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Flight Time Vs. Air Time Personal Logbook

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What do u think of the ombudsman idea? They r pretty powerful and quick. Seein as how tc is never going to respond to you again. I think you should. I would also print out this discussion on vertical. Just in case it get shut down. There r massive differences between regions, that is well know. Cheers

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Unlike provincial government, the federal government does not have ombudsman overseeing all departments. Some do, but I don't believe TC does. They rely on informal complaint mechanisms and reports through CASO (since they disbanded the CAIRS system - TCs own SMS...ironic).


There's also the Transportation Appeal Tribunal of Canada process which a stakeholder can initiate if TC refuses to issue an "Aviation Document" or cancels and Aviation Document.


If you're wondering: there is case law to support the fact that a COM or COM amendment is considered an "Aviation Document". Brian Jenner and John French fought that battle years ago and the Tribunal Ruled that a COM was indeed an "Aviation Document"....Brian and I discussed that quite a few pages back in the forum.


There is also the Public Sector Integrity Commissioner who you can report complaints to when you feel there are violations to the "Values and Ethics Code for the Public Sectors ". I do believe that this is a matter of ethics and integrity and is contrary to the "Statement of Values" and "Expected Behaviours" in the Code. Google the code and have a look if you're interested.


As was discussed with the TC AOHS report of a "danger to employees" which was submitted: we feel knowingly allowing this confusion to continue is "unethical" and demonstrates a complete lack of integrity.


All are avenues that we would consider in due course (along with several other informal mechanisms).

Currently the busy season is here and I've got a full plate with other duties. We've postponed implementation of recent Corrective Actions to PVI findings until Mr. Szwalek has more to share...so I guess it's ok if you don't close PVI reports these days as well....hey isn't that what the recent ORNGE TSB report said happened there too??? Must be a problem in his region.


I hope everyone else is busy...well, maybe not everyone lol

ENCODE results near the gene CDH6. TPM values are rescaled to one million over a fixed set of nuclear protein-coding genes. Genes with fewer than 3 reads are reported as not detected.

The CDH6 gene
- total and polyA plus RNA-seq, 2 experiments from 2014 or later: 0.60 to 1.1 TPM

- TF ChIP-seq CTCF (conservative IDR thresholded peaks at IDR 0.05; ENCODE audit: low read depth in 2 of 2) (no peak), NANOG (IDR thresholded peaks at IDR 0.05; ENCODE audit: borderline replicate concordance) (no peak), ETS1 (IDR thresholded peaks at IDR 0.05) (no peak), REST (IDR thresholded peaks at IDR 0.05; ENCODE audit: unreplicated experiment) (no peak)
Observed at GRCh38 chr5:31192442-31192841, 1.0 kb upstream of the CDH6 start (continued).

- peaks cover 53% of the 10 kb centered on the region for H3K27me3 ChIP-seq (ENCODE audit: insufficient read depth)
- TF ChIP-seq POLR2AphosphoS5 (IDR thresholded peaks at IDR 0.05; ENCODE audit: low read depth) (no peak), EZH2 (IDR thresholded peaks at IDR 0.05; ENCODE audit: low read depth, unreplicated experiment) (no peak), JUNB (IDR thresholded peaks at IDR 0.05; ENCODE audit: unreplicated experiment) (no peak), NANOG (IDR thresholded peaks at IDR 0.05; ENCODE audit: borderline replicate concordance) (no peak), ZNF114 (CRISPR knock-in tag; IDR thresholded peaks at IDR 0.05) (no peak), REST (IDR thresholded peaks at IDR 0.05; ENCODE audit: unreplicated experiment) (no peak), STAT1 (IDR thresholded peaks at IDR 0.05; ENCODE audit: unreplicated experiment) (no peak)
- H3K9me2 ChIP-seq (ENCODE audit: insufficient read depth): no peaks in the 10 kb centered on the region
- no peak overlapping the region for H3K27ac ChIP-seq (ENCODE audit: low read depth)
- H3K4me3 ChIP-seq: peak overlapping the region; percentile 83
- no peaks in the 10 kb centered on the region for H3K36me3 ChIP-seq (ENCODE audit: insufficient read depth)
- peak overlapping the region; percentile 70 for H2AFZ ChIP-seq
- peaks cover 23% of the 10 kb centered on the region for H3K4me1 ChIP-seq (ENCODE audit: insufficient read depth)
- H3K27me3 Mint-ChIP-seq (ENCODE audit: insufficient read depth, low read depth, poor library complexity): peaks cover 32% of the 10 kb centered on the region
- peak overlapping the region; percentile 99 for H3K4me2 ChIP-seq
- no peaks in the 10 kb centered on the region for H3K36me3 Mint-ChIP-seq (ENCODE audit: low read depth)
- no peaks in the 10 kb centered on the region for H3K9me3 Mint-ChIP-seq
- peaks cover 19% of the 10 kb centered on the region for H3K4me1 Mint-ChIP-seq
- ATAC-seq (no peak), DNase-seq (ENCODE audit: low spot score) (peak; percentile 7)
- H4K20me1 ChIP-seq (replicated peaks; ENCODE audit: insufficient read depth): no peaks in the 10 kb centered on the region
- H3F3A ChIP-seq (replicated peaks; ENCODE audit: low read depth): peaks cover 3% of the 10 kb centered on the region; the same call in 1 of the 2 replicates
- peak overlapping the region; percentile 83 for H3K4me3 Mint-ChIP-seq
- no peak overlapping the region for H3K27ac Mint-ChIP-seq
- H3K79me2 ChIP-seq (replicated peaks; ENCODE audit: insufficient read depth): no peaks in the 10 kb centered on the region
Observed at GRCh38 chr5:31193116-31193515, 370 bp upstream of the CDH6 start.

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I guess this interpretation of Air Time equaling FLIGHT TIME also might explain why the aircraft we just purchased from "out west" has 600+ more hours in the JLB air time column than on the TC approved Jenkins air time counter which is installed.


To be honest that's a new one to me. I've heard the Flight Time = Air Time. but Air Time = Flight Time? the definition for air time in CARs is quite clear. It's clearly only meant to be time "in the air" (temps dans les airs). While I can understand that the Flight Time definition lead to confusion, I don't see how anyone could argue the definition of Air Time.


Again, no real issue if an operator is aware they are applying a higher standard (when it comes to component replacement and maintenance), then there is no issue. If that is the case, then you guys out west must be doing that much better than us out east; operating like that comes at a significant additional cost, for very minimal safety gains.


If this is being done because TC is advising that it is the minimum regulatory requirement...then there is a BIG problem.

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  • 1 month later...

Heres the reply I received from Mr. Szwalek to the true or false question (flight time = time in operation). Also included on email were:

Aaron McCrorie, Michael Stephenson, Dave Laamanen, Jennifer Holmes, Dave White, Robert Freeman, and President of HAC, Fred Jones

I guess they can't answer a true or false question; sticking with the Flight Time = Air Time interpretation.


Good afternoon


At this time I have no further information to provide on the matter of air time vs. flight time for skid-equipped helicopters. The information you were provided is the most current interpretation from headquarters.


The matter is due for review at the national level, however it is not on the agenda at this time. It will be reviewed when time and resources allow.


Please note that no further correspondence will be forthcoming from the region on the matter until such time as there is new information to share.





Joseph M. Szwalek

Regional Director Civil Aviation

Directeur régional Aviation civile

Ontario Region / Région de l'Ontario

July 6/16 Reply sent to all included on Mr.Szwalek's email as well as Andrew Larson (TC AOHS HQ), Mary Pollock (TC AOHS) and Lisa Wittion (TC AOHS)

Good afternoon Mr. Szwalek,


Understood. You clearly have no interest in correcting a well-known compliance/safety issue in the Canadian Helicopter Industry. Thats unfortunate; We will continue to discuss this issue with or without your participation.


We are merely trying to have what Transport Canada refers to as "open and clear discussion". It's a simple true or false question; everything required to answer the question can be found in the 2 definitions provided, yet you refuse to respond. Why is that, sir?